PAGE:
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Evaluation of the Complexity of Procedurally Generated Maze Algorithms
Blekinge Institute of Technology, Faculty of Computing, Department of Creative Technologies.
2018 (English)Independent thesis Basic level (degree of Bachelor), 10 credits / 15 HE creditsStudent thesis
Abstract [en]

Background. Procedural Content Generation (PCG) in Video Games can be used as a tool for efficiently producing large varieties of new content using less manpower, making it ideal for smaller teams of developers who wants to compete with games made by larger teams. One particular facet of PCG is the generation of mazes. Designers that want their game to feature mazes also need to know how to evaluate their maze-complexity, in order to know which maze fits the difficulty curve best.

Objectives. This project aims to investigate the difference in complexity between the maze generation algorithms recursive backtracker (RecBack), Prim’s algorithm (Prims), and recursive division (RecDiv), in terms completion time, when solved using a depth-first-search (DFS) algorithm. In order to understand which parameters affect completion time/complexity, investigate possible connections between completion time, and the distribution of branching paths, distribution of corridors, and length of the path traversed by DFS.

Methods. The main methodology was an implementation in the form of a C# application, which randomly generated 100 mazes for each algorithm for five different maze grid resolutions (16x16, 32x32, 64x64, 128x128, 256x256). Each one of the generated mazes was solved using a DFS algorithm, whose traversed nodes, solving path, and completion time was recorded. Additionally, branch distribution and corridor distribution data was gathered for each generated maze.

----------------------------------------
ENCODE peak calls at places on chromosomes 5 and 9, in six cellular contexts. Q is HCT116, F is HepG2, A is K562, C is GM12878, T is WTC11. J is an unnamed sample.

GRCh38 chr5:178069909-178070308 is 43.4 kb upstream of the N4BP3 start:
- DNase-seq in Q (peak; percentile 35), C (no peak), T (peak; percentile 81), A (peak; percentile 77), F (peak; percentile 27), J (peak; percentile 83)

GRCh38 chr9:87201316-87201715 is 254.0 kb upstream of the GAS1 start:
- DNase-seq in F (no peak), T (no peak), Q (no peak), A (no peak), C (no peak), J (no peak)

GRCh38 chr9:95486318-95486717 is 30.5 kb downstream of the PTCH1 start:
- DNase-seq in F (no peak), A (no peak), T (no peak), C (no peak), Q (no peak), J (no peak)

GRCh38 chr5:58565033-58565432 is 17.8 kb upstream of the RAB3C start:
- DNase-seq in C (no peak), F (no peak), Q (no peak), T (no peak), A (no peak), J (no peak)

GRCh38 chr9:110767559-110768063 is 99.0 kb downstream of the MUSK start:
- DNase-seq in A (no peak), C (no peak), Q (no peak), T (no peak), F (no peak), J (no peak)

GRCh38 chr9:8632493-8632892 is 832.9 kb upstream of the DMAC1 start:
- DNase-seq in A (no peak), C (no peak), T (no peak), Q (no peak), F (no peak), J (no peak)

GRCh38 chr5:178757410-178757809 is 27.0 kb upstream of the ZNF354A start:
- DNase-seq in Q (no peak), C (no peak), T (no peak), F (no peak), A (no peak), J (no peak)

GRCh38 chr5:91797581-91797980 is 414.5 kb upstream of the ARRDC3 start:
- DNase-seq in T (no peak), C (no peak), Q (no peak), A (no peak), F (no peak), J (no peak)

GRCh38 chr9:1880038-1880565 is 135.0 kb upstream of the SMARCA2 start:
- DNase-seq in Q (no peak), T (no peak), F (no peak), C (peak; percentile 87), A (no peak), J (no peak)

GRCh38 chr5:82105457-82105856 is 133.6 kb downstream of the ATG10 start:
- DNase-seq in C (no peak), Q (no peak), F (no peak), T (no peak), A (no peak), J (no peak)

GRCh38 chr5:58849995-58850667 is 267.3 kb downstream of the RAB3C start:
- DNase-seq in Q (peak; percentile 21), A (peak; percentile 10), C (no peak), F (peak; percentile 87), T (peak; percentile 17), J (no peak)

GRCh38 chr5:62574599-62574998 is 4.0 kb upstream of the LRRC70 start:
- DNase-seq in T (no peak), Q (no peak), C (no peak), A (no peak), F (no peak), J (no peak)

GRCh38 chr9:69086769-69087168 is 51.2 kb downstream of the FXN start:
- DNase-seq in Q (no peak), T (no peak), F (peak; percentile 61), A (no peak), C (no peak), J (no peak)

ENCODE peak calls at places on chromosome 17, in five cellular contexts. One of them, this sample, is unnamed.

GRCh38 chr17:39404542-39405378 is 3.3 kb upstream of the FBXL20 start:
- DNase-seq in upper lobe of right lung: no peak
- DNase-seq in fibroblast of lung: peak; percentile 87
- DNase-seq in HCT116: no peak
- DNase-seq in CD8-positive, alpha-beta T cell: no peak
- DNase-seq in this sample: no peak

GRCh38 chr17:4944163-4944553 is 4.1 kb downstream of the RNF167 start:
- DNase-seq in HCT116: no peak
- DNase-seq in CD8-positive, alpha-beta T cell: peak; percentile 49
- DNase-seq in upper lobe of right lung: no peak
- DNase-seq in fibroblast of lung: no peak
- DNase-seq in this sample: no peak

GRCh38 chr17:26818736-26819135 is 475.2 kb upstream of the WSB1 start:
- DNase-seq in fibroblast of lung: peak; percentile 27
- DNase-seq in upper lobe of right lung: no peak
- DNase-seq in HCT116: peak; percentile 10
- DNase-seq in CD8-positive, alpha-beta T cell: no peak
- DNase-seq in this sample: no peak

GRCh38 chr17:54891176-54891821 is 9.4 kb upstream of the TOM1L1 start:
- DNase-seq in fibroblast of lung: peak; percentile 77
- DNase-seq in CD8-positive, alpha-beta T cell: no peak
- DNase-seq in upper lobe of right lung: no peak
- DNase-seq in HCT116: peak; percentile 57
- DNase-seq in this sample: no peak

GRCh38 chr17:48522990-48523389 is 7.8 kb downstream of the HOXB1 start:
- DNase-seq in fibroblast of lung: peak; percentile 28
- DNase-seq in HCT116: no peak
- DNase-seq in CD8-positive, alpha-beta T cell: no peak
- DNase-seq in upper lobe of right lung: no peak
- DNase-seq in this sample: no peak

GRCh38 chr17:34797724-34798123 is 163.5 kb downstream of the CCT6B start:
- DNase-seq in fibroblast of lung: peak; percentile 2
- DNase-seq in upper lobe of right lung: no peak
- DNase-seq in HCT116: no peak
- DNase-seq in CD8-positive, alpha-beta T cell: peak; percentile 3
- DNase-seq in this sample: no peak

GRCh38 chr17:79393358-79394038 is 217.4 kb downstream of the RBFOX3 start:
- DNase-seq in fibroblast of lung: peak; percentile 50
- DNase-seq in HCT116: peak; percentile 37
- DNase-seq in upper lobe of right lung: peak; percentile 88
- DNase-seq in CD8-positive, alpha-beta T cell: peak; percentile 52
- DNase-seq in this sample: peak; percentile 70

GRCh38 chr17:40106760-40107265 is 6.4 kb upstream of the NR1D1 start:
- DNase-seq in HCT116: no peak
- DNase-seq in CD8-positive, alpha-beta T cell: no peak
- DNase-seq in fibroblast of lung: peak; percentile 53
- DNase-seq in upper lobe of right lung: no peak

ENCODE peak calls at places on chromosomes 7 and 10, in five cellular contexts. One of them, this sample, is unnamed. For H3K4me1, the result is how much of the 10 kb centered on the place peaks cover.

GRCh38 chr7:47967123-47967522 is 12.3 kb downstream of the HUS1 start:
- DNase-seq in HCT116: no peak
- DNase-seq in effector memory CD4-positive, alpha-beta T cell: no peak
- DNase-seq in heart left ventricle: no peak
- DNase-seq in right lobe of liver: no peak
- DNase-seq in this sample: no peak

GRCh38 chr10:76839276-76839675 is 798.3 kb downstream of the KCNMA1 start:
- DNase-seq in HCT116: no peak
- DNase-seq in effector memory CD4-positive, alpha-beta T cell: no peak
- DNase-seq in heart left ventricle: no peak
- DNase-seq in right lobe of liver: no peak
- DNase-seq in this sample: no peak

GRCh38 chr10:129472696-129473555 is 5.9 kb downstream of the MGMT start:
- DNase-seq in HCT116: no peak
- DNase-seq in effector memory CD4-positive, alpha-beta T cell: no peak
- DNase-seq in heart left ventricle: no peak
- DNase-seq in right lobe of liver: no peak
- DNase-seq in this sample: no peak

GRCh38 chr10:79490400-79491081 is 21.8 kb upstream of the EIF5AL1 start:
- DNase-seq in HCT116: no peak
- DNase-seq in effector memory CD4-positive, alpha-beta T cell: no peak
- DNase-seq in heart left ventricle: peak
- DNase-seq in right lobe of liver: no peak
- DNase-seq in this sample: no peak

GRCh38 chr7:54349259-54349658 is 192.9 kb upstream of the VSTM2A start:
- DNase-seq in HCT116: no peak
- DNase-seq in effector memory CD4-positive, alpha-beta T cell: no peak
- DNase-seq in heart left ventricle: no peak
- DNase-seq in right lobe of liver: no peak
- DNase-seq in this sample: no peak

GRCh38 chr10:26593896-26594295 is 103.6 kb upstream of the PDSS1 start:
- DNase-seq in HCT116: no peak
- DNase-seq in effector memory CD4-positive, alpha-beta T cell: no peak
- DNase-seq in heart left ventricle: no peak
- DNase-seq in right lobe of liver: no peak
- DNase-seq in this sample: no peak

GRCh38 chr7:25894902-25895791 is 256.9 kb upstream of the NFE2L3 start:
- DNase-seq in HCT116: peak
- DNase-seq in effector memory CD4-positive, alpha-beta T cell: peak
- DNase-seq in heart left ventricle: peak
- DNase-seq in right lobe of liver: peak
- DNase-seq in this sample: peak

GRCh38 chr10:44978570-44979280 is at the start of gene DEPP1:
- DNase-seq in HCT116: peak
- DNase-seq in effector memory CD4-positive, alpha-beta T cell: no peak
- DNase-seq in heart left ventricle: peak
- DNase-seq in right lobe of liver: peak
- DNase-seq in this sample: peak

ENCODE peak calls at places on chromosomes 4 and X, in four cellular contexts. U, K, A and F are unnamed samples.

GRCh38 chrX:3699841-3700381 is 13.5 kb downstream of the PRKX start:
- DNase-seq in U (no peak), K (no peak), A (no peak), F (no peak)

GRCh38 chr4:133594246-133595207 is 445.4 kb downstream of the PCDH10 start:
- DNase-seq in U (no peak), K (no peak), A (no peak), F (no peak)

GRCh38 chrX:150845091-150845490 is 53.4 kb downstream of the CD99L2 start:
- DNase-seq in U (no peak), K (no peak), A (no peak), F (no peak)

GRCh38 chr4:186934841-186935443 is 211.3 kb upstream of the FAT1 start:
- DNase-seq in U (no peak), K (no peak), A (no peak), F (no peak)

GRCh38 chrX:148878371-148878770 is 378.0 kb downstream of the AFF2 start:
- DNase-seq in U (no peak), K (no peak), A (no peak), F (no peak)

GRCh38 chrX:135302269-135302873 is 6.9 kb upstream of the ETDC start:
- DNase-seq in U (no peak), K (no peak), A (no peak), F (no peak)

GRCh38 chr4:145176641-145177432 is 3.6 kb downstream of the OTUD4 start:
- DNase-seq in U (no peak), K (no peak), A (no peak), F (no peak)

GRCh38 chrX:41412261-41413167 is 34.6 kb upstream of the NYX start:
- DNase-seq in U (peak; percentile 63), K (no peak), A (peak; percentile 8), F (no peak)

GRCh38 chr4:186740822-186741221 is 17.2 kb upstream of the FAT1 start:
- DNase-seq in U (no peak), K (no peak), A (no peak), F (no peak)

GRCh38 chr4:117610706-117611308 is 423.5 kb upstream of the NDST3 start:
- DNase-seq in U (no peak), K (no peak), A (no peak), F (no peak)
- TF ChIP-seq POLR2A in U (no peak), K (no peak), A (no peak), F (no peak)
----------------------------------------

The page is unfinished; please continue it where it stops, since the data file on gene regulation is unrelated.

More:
Results. The initial results showed that mazes generated by Prims algorithm had the lowest complexity (shortest completion time), the shortest solving path, the lowest amount of traversed nodes, and the lowest proportion of 2-branches, but the highest proportion of all other branch types. Additionally Prims had the highest proportion of 4-6 length paths, but the lowest proportion of 2 and 3 length paths. Later mazes generated by RecDiv had intermediate complexity, intermediate solving path, intermediate traversed nodes, intermediate proportion of all branch types, and the highest proportion of 2-length paths, but the lowest proportion of 4-6 length paths. Finally mazes generated by RecBack had opposite statistics from Prims: the highest complexity, the longest solving path, the highest amount of traversed nodes, the highest proportion of 2-branches, but lowest proportion of all other branch types, and the highest proportion of 3-length paths, but the lowest of 2-length paths.

Conclusions. Prims algorithm had the lowest complexity, RecDiv intermediate complexity, and RecBack the highest complexity. Increased solving path length, traversed nodes, and increased proportions of 2-branches, seem to correlate with increased complexity. However the corridor distribution results are too small and diverse to identify a pattern affecting completion time. However the corridor distribution results are too diverse to make it possible to discern a pattern affecting completion time by just observing the data.

Place, publisher, year, edition, pages
2018. , p. 62
Keywords [en]
PCG, Mazes, Labyrinth, Recursive Backtracker, Recursive Division, Prims Algorithm, Randomized Prims Algorithm, Depth-first-search, Game
National Category
Other Engineering and Technologies not elsewhere specified
Identifiers
URN: urn:nbn:se:bth-16839OAI: oai:DiVA.org:bth-16839DiVA, id: diva2:1237178
Subject / course
UD1416 Bachelor's Thesis in Digital Game Development
Educational program
UDGTA Technical artist for games
Presentation
2018-05-28, Karlskrona, 10:00 (English)
Supervisors
Examiners
Available from: 2018-08-08 Created: 2018-08-07 Last updated: 2018-08-08Bibliographically approved

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